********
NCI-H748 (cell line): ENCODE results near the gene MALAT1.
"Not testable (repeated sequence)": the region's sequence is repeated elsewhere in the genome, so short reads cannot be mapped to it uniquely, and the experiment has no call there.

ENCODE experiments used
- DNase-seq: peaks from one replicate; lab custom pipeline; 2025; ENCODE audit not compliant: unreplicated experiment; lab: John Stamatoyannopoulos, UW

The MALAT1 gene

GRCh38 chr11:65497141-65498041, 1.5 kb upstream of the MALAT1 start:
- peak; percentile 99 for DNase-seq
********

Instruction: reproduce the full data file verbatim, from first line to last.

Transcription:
NCI-H748 (cell line): ENCODE results near the gene MALAT1.
"Not testable (repeated sequence)": the region's sequence is repeated elsewhere in the genome, so short reads cannot be mapped to it uniquely, and the experiment has no call there.

ENCODE experiments used
- DNase-seq: peaks from one replicate; lab custom pipeline; 2025; ENCODE audit not compliant: unreplicated experiment; lab: John Stamatoyannopoulos, UW

The MALAT1 gene

GRCh38 chr11:65497141-65498041, 1.5 kb upstream of the MALAT1 start:
- peak; percentile 99 for DNase-seq